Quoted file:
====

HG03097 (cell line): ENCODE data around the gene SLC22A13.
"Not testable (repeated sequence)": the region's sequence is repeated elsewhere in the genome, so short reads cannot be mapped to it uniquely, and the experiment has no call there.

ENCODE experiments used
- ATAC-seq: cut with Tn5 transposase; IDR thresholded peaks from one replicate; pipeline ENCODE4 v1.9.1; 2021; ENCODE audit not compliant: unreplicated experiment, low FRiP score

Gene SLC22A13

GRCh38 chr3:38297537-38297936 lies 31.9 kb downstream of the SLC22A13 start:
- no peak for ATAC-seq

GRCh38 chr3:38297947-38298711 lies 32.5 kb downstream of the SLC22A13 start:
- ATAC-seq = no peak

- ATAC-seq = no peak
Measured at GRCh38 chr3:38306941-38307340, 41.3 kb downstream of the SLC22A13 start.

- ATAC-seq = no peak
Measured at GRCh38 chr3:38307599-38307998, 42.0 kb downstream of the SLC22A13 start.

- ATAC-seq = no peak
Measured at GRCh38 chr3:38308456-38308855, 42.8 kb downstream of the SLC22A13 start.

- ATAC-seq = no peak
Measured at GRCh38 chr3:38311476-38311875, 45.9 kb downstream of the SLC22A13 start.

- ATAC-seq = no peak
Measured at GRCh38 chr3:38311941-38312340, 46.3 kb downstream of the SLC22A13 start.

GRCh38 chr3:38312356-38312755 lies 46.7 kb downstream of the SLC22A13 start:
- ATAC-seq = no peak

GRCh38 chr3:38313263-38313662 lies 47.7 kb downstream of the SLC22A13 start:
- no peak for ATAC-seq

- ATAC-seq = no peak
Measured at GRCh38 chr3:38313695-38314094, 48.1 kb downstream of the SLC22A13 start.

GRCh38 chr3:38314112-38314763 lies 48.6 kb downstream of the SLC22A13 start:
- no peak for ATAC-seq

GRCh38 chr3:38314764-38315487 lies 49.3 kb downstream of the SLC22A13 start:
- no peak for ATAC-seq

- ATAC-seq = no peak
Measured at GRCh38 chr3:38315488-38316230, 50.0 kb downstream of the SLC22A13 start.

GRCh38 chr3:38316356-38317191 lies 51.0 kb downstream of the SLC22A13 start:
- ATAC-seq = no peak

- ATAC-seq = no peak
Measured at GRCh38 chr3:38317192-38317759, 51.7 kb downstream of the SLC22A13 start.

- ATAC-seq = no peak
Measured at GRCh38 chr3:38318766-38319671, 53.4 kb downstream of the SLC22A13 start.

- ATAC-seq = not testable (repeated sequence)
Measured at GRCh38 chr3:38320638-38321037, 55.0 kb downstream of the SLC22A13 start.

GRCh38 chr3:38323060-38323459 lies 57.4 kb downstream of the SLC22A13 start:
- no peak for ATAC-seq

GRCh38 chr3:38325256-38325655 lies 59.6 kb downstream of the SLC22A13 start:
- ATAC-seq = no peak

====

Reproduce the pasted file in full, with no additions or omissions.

HG03097 (cell line): ENCODE data around the gene SLC22A13.
"Not testable (repeated sequence)": the region's sequence is repeated elsewhere in the genome, so short reads cannot be mapped to it uniquely, and the experiment has no call there.

ENCODE experiments used
- ATAC-seq: cut with Tn5 transposase; IDR thresholded peaks from one replicate; pipeline ENCODE4 v1.9.1; 2021; ENCODE audit not compliant: unreplicated experiment, low FRiP score

Gene SLC22A13

GRCh38 chr3:38297537-38297936 lies 31.9 kb downstream of the SLC22A13 start:
- no peak for ATAC-seq

GRCh38 chr3:38297947-38298711 lies 32.5 kb downstream of the SLC22A13 start:
- ATAC-seq = no peak

- ATAC-seq = no peak
Measured at GRCh38 chr3:38306941-38307340, 41.3 kb downstream of the SLC22A13 start.

- ATAC-seq = no peak
Measured at GRCh38 chr3:38307599-38307998, 42.0 kb downstream of the SLC22A13 start.

- ATAC-seq = no peak
Measured at GRCh38 chr3:38308456-38308855, 42.8 kb downstream of the SLC22A13 start.

- ATAC-seq = no peak
Measured at GRCh38 chr3:38311476-38311875, 45.9 kb downstream of the SLC22A13 start.

- ATAC-seq = no peak
Measured at GRCh38 chr3:38311941-38312340, 46.3 kb downstream of the SLC22A13 start.

GRCh38 chr3:38312356-38312755 lies 46.7 kb downstream of the SLC22A13 start:
- ATAC-seq = no peak

GRCh38 chr3:38313263-38313662 lies 47.7 kb downstream of the SLC22A13 start:
- no peak for ATAC-seq

- ATAC-seq = no peak
Measured at GRCh38 chr3:38313695-38314094, 48.1 kb downstream of the SLC22A13 start.

GRCh38 chr3:38314112-38314763 lies 48.6 kb downstream of the SLC22A13 start:
- no peak for ATAC-seq

GRCh38 chr3:38314764-38315487 lies 49.3 kb downstream of the SLC22A13 start:
- no peak for ATAC-seq

- ATAC-seq = no peak
Measured at GRCh38 chr3:38315488-38316230, 50.0 kb downstream of the SLC22A13 start.

GRCh38 chr3:38316356-38317191 lies 51.0 kb downstream of the SLC22A13 start:
- ATAC-seq = no peak

- ATAC-seq = no peak
Measured at GRCh38 chr3:38317192-38317759, 51.7 kb downstream of the SLC22A13 start.

- ATAC-seq = no peak
Measured at GRCh38 chr3:38318766-38319671, 53.4 kb downstream of the SLC22A13 start.

- ATAC-seq = not testable (repeated sequence)
Measured at GRCh38 chr3:38320638-38321037, 55.0 kb downstream of the SLC22A13 start.

GRCh38 chr3:38323060-38323459 lies 57.4 kb downstream of the SLC22A13 start:
- no peak for ATAC-seq

GRCh38 chr3:38325256-38325655 lies 59.6 kb downstream of the SLC22A13 start:
- ATAC-seq = no peak